I think non-violent action is the best way to protest about social wrongs. But I can understand the frustration and anger that led to the behaviour of the factory workers in France and the vandals in Scotland. Sir fred Goodwin and his ilk have ruthlessly lined their pockets without any care for workers, customers and society in general. The law has allowed this to happen – indeed the economic framework encouraged such greed.

    There needs to be a grassroots social protest against such institutional inequality; but
    non-violent direct action would be more powerful and probably more effective in the long term.

    All that being said, I’m sure the many people who have lots their jobs and homes had little sympathy for Sir Fred’s broken window and vandalised car. Perhaps feeling a little insecure might give him some insight into the plight of his victims.

    I hope that the rich, greedy and powerful begin to understand that they have responsibilities towards others and that their greed is ultimately self defeating.

  5. 5 VictorK
    March 26, 2009 at 10:05

    If direct action is OK then it’s OK in all circumstances: you can’t pick and choose. Lynch mobs, vigilantes, Southern whites defending their traditions of segregation, Serbs teaching their non-Serb neighbours ‘a lesson’, firebombing, angry Somali Muslims putting a bullet in a nun’s head, painting swastikas in Jewish cemetries…these are just as much direct action as the kind of thing the left looks favourably on (attacks on bosses, student occupations, civil rights marches, etc).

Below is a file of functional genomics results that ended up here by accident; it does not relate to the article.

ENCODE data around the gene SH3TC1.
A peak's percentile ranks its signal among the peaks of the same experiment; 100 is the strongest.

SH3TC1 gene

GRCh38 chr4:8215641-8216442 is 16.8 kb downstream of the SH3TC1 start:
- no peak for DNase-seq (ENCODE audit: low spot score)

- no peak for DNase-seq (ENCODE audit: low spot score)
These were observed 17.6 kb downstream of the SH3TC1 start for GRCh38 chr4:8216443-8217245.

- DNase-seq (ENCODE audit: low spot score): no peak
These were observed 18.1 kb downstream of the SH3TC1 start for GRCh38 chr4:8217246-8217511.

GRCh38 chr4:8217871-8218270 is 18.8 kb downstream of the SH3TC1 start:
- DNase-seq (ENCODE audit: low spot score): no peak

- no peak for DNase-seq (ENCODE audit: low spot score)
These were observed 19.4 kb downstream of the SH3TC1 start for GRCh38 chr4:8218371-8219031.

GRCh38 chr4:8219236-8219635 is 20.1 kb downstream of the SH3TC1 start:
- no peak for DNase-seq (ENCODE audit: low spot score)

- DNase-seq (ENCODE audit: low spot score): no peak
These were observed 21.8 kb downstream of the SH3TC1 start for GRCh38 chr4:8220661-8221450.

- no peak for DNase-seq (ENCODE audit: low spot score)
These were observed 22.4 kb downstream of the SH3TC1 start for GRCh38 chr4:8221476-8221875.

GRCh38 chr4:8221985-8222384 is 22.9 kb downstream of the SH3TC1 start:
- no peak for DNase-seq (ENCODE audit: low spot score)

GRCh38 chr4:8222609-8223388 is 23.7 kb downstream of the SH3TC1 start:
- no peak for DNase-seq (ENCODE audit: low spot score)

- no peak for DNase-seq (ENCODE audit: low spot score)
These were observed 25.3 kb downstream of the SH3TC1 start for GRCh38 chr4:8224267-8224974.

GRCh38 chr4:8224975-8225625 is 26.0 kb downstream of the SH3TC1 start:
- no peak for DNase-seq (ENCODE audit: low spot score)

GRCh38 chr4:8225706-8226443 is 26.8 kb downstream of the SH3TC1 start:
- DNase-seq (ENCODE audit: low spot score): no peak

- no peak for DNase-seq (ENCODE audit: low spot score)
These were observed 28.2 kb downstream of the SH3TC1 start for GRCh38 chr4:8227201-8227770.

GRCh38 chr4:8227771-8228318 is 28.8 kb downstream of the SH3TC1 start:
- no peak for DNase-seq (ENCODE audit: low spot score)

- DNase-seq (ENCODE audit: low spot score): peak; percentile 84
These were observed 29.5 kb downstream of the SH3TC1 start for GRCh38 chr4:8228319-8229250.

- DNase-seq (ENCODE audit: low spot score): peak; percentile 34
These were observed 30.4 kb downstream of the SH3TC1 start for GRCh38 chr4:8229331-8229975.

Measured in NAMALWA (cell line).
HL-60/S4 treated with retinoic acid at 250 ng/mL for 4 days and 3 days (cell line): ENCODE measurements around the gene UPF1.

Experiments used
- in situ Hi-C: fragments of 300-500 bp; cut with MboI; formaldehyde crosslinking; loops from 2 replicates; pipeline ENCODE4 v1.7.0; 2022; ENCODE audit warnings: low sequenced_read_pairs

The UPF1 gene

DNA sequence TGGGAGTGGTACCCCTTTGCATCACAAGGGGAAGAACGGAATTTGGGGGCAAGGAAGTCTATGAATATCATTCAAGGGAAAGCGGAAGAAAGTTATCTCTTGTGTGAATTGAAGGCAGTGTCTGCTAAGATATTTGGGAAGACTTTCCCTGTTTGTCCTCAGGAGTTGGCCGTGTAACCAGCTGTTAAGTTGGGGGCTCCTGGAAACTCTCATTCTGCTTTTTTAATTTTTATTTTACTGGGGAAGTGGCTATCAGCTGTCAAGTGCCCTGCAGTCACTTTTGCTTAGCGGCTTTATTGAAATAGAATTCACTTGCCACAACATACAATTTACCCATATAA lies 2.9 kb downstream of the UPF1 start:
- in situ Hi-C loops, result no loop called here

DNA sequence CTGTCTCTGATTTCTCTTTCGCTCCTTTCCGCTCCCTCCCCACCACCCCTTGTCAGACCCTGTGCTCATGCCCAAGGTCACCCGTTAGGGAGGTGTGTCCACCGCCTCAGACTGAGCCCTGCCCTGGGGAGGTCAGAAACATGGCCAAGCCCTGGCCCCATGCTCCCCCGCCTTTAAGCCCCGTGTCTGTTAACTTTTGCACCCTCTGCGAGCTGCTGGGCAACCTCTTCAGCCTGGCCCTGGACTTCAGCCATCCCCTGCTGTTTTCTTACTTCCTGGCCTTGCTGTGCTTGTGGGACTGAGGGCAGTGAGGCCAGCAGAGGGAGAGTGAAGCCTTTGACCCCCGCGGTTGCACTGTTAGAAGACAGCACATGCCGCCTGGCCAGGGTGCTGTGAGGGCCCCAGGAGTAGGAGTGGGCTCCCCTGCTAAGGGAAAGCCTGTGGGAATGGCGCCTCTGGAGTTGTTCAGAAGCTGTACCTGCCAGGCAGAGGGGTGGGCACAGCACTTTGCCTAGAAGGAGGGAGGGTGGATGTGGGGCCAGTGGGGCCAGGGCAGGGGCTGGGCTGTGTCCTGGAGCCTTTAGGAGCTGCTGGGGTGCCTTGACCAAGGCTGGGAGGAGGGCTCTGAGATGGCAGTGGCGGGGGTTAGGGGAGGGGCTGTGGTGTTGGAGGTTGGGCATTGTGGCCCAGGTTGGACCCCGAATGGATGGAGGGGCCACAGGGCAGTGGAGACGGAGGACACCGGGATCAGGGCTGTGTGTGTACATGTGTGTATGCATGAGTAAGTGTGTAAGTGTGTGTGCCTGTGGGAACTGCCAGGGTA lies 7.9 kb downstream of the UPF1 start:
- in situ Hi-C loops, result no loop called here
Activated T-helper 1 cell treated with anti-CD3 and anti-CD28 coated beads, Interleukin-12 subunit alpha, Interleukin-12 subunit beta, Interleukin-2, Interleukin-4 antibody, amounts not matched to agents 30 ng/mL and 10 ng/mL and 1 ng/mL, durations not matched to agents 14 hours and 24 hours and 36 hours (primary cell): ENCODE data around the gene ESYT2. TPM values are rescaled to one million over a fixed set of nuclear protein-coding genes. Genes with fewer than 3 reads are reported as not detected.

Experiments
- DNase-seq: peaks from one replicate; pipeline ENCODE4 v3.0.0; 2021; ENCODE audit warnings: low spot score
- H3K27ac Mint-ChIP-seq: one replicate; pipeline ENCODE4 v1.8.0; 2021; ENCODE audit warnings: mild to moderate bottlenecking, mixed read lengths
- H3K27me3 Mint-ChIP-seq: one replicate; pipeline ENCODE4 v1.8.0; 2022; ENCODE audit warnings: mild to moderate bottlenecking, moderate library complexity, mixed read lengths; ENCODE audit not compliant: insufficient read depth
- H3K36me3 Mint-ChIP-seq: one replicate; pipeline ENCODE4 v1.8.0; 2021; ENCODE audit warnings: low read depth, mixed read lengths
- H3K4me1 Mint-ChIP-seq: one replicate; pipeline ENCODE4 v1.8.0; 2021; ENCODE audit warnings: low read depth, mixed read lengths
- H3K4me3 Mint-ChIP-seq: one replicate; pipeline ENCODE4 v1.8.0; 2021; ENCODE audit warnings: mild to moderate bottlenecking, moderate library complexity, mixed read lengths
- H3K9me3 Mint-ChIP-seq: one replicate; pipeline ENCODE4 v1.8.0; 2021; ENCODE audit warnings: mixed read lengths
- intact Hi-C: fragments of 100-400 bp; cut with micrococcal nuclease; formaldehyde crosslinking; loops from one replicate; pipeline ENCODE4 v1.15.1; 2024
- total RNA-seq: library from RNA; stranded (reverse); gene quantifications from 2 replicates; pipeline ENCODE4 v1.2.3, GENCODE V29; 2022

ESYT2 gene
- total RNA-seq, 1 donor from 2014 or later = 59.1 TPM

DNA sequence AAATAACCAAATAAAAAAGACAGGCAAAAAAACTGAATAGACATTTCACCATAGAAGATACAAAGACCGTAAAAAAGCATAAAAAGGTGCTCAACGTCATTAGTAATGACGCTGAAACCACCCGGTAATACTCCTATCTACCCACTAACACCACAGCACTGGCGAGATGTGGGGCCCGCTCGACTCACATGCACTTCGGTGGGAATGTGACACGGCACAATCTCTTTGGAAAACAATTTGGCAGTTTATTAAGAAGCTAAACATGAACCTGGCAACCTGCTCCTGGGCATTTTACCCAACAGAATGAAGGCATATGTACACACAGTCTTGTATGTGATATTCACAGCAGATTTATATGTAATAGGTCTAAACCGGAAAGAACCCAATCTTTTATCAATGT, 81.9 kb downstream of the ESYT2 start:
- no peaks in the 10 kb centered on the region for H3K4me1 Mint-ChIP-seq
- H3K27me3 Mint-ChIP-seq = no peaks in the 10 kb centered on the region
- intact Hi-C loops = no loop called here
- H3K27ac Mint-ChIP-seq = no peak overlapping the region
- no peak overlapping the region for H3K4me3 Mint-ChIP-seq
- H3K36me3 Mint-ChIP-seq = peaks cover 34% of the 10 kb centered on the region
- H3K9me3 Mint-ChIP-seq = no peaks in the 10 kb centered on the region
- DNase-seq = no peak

Where there are legal and political processes available for resolving issues there is no justification for the kind of ‘direct action’ which is a euphemism for breaking the law and intimidating others.

  6. 6 Joseph
    March 26, 2009 at 17:41

    All actions, whether direct or indirect, should be considered actions. If one takes matters into their own hands then, it really ought to be a proper investment of time and effort directed towards a proper goal.

    By smashing Fred Goodwins car and home windows, what does this achieve except for terrorising his family for something (in the case of the children) they had no say over? He is just scapegoat of the month, and all he needs to do is now request security from the RBS or the government which shall undoubtedly arrive at the taxpayers expense.